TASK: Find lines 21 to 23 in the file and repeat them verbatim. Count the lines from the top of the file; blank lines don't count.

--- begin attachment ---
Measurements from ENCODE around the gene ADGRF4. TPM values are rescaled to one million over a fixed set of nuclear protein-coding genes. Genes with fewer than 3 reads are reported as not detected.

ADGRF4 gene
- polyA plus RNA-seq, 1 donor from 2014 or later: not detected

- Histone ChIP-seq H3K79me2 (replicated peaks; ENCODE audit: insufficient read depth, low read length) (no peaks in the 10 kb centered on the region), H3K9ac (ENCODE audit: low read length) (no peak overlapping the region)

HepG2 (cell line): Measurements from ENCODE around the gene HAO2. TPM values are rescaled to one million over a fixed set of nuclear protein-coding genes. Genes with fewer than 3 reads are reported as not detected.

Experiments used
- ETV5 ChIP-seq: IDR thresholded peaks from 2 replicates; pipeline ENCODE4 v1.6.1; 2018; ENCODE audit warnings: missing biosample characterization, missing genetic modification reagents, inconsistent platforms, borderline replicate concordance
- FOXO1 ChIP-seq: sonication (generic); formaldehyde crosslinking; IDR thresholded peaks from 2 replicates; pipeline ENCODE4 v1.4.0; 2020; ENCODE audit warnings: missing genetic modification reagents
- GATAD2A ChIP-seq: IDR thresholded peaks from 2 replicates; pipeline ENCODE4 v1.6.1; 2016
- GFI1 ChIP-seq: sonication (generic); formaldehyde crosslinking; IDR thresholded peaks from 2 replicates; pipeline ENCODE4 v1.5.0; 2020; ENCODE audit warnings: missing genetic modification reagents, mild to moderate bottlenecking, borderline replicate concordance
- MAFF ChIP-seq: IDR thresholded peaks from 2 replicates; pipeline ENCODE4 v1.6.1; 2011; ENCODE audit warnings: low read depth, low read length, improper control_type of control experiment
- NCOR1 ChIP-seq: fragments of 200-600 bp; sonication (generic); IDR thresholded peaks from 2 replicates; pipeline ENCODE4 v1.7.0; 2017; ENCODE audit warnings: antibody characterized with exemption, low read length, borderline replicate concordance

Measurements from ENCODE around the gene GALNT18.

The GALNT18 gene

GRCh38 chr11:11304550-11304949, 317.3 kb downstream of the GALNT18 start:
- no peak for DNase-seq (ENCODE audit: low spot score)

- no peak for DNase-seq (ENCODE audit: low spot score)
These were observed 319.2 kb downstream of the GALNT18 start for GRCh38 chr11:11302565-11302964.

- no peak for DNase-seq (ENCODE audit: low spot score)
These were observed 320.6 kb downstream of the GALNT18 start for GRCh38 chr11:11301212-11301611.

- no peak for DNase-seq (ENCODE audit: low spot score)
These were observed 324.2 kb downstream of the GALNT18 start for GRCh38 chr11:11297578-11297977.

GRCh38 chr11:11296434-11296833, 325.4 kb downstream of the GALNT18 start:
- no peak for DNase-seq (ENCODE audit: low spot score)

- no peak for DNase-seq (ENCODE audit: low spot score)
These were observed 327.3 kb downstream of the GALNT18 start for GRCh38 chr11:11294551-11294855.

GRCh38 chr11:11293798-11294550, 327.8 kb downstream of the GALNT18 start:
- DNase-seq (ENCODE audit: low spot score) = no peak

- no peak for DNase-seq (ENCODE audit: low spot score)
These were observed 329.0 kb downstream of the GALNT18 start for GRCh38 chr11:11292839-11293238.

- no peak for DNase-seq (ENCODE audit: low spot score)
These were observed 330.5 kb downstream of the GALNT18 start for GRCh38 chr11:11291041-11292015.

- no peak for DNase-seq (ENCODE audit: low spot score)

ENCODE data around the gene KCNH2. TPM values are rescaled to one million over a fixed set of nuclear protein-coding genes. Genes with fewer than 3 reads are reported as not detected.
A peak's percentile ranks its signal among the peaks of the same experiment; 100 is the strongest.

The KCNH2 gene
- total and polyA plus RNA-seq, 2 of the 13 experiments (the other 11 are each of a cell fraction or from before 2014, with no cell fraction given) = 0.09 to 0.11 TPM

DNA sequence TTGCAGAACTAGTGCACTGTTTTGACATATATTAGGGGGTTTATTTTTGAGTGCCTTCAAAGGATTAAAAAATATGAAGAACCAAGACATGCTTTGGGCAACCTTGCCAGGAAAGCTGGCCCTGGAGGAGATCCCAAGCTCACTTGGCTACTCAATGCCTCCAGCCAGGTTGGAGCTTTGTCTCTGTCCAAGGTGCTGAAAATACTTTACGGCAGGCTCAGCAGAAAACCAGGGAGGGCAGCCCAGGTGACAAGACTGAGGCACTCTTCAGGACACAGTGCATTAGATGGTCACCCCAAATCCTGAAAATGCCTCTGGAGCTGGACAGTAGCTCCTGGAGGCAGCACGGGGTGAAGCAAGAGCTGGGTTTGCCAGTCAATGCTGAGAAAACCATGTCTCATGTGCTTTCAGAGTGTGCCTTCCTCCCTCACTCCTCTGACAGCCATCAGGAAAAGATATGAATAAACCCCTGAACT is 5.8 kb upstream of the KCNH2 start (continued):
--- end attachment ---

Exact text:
- no peak for DNase-seq (ENCODE audit: low spot score)
These were observed 324.2 kb downstream of the GALNT18 start for GRCh38 chr11:11297578-11297977.

GRCh38 chr11:11296434-11296833, 325.4 kb downstream of the GALNT18 start: